I am surrounded by affluent rage. Although I have moved from the kitchen with the fourposter bed in Hampstead, because I could no longer live in a part of London full of bankers pretending they live in a rural village, I have failed to escape it.
I moved away from the farm re-enactment people, the cold-eyed workaholics and the actresses with small dogs. But I made a terrible error, because I am now living opposite a private school and, twice a day, I have to listen to affluent screaming and the affluent squeaking of stiletto boots. The posh mums are advancing.
I do not mind the children. I like children because they do funny walks and without wishing to sound like the owner of the Gingerbread House in Hansel And Gretel, children smell nice.
But the mums terrify me, mostly because of their chosen mode of transport, which is designed to intimidate. (Or to pop to Kabul, which is nowhere near NW3.) It is, of course, the 4x4, north London’s version of an automatic weapon/tank. They all have 4x4s and, en masse, the collected mothers resemble a very glossy convention of Chechnyan warlords.
One is parked outside as I write, in what looks like a truck. She could conceivably be transporting infantry or embarking on the invasion of a small country, before retreating home to polish the sideboard. Why? Are these rich mothers thwarted generals or serial killers? Why the scary cars?
My theory is they need the cars, because they do not work. This makes them feel powerless and the fact that their superhero investment banker husbands may not be faithful only adds to the groaning sense of terror. So they get a car that could not only drive across the Himalayas (not that there is a Starbucks there), but could conceivably kill the husband, if backed into at appropriate speed. Do not lecture me, full-time mothers. I have no children to neglect but when I do, I will neglect them and they will love it, because I will not be bashing into Minis in a giant car, but setting an example. The very happy full-time mother is a myth invented by The Daily Mail. So they buy the biggest car they can physically climb into without having to use a mounting block. Instant power. Big car. Big rage.
“En masse, the collected mothers resemble a very glossy convention of Chechnyan warlords”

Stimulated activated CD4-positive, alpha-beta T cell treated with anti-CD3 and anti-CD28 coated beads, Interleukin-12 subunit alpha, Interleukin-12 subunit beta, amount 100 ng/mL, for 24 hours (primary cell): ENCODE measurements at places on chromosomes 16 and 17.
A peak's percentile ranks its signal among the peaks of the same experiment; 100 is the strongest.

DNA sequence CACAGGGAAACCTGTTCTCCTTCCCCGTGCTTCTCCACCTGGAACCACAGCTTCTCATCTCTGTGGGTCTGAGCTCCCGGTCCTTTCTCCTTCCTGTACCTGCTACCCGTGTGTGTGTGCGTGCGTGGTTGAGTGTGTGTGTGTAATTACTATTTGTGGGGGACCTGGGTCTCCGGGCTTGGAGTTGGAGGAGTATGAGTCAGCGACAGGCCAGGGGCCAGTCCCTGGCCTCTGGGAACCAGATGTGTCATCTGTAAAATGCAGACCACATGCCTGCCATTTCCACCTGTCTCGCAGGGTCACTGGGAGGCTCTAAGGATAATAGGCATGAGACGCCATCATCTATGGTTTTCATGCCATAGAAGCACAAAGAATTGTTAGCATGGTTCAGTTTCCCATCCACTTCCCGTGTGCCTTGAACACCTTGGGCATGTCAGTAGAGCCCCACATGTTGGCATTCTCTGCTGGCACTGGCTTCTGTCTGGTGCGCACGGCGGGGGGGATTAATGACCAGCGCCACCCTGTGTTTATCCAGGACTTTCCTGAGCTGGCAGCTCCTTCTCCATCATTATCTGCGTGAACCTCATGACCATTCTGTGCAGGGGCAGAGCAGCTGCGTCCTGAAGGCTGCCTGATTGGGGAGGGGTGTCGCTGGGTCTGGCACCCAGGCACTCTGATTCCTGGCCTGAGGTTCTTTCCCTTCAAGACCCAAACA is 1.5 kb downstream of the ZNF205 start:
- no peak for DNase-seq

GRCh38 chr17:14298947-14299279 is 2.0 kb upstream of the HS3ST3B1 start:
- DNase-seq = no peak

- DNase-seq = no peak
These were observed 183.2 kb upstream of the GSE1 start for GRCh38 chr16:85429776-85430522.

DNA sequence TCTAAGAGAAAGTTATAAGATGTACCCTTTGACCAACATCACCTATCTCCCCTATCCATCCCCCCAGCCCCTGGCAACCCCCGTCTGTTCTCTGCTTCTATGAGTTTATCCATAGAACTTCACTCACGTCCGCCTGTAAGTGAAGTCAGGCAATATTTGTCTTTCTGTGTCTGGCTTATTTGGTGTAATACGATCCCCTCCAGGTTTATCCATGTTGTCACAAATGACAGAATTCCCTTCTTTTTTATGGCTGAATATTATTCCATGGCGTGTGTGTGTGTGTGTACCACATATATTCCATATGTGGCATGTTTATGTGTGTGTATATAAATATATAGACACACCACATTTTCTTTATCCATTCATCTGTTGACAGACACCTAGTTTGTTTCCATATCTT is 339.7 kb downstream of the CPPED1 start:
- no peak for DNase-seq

The rage of the affluent, which I think is merging into a psychosis, is everywhere and I do not understand it. Aren’t wealthy people supposed to behave like characters in adverts, clinking glasses of Bailey’s and having sex on £10 notes while cackling? Aren’t they supposed to smile like only a person with £10million in a Swiss bank account can smile? No. They sit in 4x4s, beeping and beeping. Where is the joy in all this loot?
My theory is this. Humans are just beasts – not in the Enid Blyton sense, but in the Charles Darwin sense. Survival of the fittest means the acquisition mania never stops – therefore, wealth does not make you happy. Actually, it makes you more unhappy than ever, because you have achieved wealth and it’s not as good as you’d hoped. You are still you, he is still him and you can’t find your car keys, because your car is bigger than Finsbury Park.
I developed this theory hanging around Bond Street and my local and very posh supermarket, which is haunted by the 4x4 women and me, because I cannot be bothered to walk to Sainsbury’s. You also see their husbands there, but never before 7pm, when they arrive in a flock. If the women just glare at crackers and milk, the men behave as if shopping is a war, and the loser dies at the checkout. They are very well-dressed and they smash their trolleys in Cheese with beady eyes, and they give you death stares in Meat, and grab lumps of sausage, as if civilization was only an idea.
What did I do to you, angry sausage men? This is not an investment bank, where dog eats dog and the dog still living gets to buy a yacht, and hate someone with a slightly bigger yacht. This is a supermarket. But I must go now, because the Chechnyan warlord mother outside my house is now leaning on the horn. I must add to the affluent rage.
Stylist’s regular columnist Lucy Mangan is on maternity leave
Main picture credit: Rex Features
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